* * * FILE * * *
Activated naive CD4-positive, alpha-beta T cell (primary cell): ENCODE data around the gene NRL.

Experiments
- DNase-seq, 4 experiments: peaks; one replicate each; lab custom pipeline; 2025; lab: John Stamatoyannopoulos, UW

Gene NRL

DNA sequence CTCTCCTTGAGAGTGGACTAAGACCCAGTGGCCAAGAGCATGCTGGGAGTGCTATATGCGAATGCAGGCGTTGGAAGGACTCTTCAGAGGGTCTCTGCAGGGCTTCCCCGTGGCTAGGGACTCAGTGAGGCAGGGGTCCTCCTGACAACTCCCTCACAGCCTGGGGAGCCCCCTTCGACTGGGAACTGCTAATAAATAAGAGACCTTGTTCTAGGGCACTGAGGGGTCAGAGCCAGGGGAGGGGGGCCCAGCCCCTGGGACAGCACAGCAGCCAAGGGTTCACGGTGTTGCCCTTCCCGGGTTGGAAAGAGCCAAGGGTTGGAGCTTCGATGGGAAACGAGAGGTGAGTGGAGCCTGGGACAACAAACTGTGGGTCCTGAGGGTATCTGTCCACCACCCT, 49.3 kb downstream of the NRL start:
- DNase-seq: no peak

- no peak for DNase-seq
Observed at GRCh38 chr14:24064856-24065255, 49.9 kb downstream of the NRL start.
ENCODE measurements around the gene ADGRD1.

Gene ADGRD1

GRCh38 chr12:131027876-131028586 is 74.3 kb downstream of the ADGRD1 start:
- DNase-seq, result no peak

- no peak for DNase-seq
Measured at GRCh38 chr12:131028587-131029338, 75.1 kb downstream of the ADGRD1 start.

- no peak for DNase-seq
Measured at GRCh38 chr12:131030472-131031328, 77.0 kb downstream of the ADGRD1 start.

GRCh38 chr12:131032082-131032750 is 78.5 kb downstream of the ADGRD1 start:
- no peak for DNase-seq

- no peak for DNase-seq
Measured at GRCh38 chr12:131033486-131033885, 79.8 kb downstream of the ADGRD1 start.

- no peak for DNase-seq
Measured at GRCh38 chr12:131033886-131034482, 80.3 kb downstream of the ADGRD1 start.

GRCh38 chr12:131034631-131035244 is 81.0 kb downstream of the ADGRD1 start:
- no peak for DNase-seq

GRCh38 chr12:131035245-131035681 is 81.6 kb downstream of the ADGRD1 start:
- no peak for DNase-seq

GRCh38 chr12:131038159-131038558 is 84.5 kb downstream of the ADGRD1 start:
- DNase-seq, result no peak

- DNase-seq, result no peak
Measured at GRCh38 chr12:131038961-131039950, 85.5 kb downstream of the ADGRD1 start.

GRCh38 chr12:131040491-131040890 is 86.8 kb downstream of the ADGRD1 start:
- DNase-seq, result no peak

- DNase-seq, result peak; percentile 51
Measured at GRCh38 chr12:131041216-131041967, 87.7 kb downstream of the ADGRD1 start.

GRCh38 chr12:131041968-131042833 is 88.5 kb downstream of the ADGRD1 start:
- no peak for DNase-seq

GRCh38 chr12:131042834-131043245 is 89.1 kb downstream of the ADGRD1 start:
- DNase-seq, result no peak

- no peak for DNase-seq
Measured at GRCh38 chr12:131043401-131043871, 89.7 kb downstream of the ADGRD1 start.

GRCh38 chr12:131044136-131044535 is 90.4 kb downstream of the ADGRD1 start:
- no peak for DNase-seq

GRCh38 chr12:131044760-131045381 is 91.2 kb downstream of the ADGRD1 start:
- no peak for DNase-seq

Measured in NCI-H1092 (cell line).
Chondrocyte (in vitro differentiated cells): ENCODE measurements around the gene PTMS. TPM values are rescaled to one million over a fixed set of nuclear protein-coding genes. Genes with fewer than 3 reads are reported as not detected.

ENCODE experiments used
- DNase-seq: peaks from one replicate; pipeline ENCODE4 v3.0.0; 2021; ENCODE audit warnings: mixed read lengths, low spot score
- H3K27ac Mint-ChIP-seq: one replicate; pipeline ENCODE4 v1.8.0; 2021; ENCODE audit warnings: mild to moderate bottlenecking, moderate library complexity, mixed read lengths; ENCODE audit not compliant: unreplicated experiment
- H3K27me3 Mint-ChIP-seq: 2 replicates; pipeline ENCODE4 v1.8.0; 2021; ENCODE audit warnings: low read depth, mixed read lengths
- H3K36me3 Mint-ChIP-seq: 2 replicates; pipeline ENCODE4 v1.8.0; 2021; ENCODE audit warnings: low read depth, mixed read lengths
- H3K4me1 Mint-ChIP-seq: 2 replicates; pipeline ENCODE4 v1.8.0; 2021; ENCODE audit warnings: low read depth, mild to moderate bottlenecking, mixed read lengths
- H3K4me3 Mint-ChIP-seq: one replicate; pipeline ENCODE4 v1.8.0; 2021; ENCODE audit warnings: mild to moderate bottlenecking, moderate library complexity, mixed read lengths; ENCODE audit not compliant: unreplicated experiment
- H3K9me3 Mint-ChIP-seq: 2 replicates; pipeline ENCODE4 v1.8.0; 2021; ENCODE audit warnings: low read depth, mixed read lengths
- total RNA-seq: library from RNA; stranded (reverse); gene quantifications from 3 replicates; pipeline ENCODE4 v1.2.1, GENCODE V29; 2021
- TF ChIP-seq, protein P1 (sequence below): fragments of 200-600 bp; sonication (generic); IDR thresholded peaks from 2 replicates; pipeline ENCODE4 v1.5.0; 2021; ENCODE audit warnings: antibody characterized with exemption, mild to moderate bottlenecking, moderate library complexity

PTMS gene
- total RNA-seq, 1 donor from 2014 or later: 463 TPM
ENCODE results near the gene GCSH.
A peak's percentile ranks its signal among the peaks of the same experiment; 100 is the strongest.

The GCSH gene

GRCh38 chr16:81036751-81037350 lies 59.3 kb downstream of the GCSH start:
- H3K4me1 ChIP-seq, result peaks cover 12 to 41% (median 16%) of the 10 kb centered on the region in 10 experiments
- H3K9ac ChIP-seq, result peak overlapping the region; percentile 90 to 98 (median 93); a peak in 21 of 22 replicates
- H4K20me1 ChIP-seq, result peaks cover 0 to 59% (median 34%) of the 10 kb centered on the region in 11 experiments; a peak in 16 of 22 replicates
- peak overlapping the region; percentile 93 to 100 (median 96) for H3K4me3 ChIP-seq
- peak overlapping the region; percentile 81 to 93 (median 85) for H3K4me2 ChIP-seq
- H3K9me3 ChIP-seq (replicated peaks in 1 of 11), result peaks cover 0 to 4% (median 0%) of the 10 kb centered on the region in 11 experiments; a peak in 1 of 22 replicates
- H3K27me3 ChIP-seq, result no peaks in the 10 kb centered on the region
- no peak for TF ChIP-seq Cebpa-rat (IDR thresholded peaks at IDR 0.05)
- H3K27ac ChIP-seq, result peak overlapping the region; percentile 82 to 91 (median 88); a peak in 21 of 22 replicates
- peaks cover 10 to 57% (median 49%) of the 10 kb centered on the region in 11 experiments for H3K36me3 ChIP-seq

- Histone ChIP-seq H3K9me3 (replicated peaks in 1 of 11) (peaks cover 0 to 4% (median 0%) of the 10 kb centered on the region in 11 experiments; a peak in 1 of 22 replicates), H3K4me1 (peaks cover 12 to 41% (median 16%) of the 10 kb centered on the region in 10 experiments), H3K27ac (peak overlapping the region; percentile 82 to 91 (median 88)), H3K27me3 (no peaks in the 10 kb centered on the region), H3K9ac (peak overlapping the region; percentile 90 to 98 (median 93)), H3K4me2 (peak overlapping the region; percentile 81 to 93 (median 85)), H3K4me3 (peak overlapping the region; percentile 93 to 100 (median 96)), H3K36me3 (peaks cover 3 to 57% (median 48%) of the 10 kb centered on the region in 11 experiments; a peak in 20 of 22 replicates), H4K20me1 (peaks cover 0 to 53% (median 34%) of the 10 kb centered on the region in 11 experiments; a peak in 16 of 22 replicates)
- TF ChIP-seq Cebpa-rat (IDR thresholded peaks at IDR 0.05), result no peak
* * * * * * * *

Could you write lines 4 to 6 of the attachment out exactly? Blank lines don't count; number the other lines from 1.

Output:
Gene NRL

DNA sequence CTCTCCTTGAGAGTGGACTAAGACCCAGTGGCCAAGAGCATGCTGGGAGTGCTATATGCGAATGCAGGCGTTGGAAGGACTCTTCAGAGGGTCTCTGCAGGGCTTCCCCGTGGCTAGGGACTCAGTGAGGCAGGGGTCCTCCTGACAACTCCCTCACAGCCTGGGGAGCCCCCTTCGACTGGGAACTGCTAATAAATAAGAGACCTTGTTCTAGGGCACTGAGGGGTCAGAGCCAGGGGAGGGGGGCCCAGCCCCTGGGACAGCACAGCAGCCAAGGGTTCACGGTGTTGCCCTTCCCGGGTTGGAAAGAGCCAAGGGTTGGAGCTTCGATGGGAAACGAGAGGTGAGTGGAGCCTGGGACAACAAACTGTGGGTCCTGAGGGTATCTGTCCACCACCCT, 49.3 kb downstream of the NRL start:
- DNase-seq: no peak